Lastly, it’s important to know the meaning of date labels. The NRDC showed that 80% of Americans prematurely discard food because of confusion over date labels. In the Netherlands, we have two kinds of date labels: TGT, ‘te gebruiken tot’ (‘use by’) and THT, ‘ten minste houdbaar tot’ (‘best before’). TGT, use by, is found on products that spoil quickly, such as fresh (raw) fish and fresh (raw) meat. The use-by date indicates that the product is safe to use until the stated date, but after that health risks may appear. The advice is: after the TGT date, opened or unopened, throw it away. This is different for THT or best before dates. If the product is out of date, it does not immediately mean that it is no longer safe to eat, but that the quality may be less. The advice then is: use your senses. If the product still looks good and smells good, without mold or rotten spots, taste a little. If it tastes bad, don’t eat it. If it doesn’t, the food is perfectly fine to eat. This applies to products like pasta, rice, tea and canned vegetables.
Tjerk, the 10-year-old eco-dictator-to-be
“But people have messed up the ocean, so it’s not a solution to mess it up even more to hide the mess they made in the first place!” It is 1 PM on a Monday afternoon, we are driving through a beautiful, rainy, Frisian landscape, and this 10-year-old boy is practically yelling in the train. Passengers are exchanging glances. A woman winks at me; conveying a smile with a facemask on is difficult. Interestingly, the boy’s dad doesn’t try to silence him. Instead, he counter-argues: “But there are too many sardines, so harvesting them allows us to feed ourselves. Besides, it’s a sustainable way of eating fish because they are low in the food chain. We’d even be helping the ecosystems.” The boy is getting even more frustrated. “That doesn’t make any sense!” he shouts. “If we eat those sardines, then the fish that are supposed to eat the sardines cannot eat them anymore. It’s all related!”
Frankly, I know nothing about sardines, but I side with the boy. When I get home and do some research, I side with him all the more. His intuition turned out to be right: Yes, eating sardines is generally more sustainable than eating bigger fish, and yes, it makes more sense to directly eat the sardines rather than use them to produce bait or farm-animal feed, and yes, they are a valuable source of food and income. But at current harvest rates, sardine stocks are exploited faster than they can regenerate. The argument that “we should be catching more sardines because there is an abundance of small fish now that we've already excessively caught and eaten the natural predators of sardines” in the words of the boy “doesn’t make any sense”.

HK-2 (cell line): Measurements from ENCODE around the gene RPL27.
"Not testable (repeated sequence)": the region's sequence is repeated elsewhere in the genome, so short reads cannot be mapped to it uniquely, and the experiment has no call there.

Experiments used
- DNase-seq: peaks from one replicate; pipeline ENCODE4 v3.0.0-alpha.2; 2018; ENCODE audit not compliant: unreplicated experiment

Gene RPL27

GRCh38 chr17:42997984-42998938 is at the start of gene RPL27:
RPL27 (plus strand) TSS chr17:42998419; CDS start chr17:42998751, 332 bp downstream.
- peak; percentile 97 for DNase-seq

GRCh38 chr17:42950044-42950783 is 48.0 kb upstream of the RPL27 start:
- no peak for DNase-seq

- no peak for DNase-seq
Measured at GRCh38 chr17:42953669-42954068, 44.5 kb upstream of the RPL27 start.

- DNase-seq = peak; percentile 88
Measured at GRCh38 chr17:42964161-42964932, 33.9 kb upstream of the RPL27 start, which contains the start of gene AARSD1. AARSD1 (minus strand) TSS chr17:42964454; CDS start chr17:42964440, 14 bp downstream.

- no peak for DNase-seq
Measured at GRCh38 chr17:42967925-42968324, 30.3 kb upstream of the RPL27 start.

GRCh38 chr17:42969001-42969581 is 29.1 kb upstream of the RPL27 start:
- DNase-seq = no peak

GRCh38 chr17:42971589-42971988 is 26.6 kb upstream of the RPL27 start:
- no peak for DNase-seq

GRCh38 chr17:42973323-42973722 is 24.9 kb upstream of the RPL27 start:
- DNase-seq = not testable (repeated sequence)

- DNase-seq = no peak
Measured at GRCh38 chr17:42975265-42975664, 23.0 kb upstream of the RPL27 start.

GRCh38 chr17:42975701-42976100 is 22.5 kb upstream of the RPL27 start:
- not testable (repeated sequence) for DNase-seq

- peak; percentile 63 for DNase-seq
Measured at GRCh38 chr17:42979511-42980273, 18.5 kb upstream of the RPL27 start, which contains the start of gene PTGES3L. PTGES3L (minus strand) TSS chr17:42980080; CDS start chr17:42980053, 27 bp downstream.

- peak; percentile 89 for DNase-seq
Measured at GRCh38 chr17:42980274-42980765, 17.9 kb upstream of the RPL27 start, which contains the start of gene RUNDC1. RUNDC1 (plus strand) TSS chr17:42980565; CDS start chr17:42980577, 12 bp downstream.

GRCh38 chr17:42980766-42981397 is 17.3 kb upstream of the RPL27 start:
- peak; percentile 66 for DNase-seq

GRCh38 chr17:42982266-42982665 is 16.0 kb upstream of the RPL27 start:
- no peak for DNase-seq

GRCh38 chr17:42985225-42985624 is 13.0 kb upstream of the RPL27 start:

The train stops, the rain drops, more people get in, and we drive on. The boy is looking for new arguments, but it’s hard if you’re a passionate 10-year-old with only six years of primary education to build on and you’re up against someone older, calmer, and more experienced.
And so he presents his master plan for a sustainable future. It’s a bit radical, but I admire his determination. “I’m going to be prime minister and on my first day everyone has to go vegetarian, or better even, vegan. And if they don’t, they will first get a warning but the second time they have to obey the rules or else they need to move away.”
The people in the train are already protesting even though he’s not yet in power. “Maybe it works better to convince the people first? Or to give them some incentives to be more sustainable,” a man tells him. He nods. “Hmm, I’ll think about it.”
I stand up; we’ve reached the final destination. I smile at his mum, who has been quiet for a while, admiring the heated debate between her two men and the amusing interactions with the other passengers.
I always feel uncomfortable when people say we should be hopeful for the future because more kids are becoming environmentally aware. There is not enough time to wait for 10-year-old Tjerk to grow up and become an eco-dictator and save the world. Yet I can't help but think that in some way he's making a difference just by spreading his passion on a random train in Friesland.